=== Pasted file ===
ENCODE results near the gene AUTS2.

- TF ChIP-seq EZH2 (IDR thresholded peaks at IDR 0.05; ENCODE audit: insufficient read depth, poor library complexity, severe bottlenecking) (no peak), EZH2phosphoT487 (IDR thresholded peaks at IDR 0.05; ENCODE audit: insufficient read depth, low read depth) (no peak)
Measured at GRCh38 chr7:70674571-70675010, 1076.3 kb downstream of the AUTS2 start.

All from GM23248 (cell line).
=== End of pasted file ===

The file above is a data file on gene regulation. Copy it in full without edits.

ENCODE results near the gene AUTS2.

- TF ChIP-seq EZH2 (IDR thresholded peaks at IDR 0.05; ENCODE audit: insufficient read depth, poor library complexity, severe bottlenecking) (no peak), EZH2phosphoT487 (IDR thresholded peaks at IDR 0.05; ENCODE audit: insufficient read depth, low read depth) (no peak)
Measured at GRCh38 chr7:70674571-70675010, 1076.3 kb downstream of the AUTS2 start.

All from GM23248 (cell line).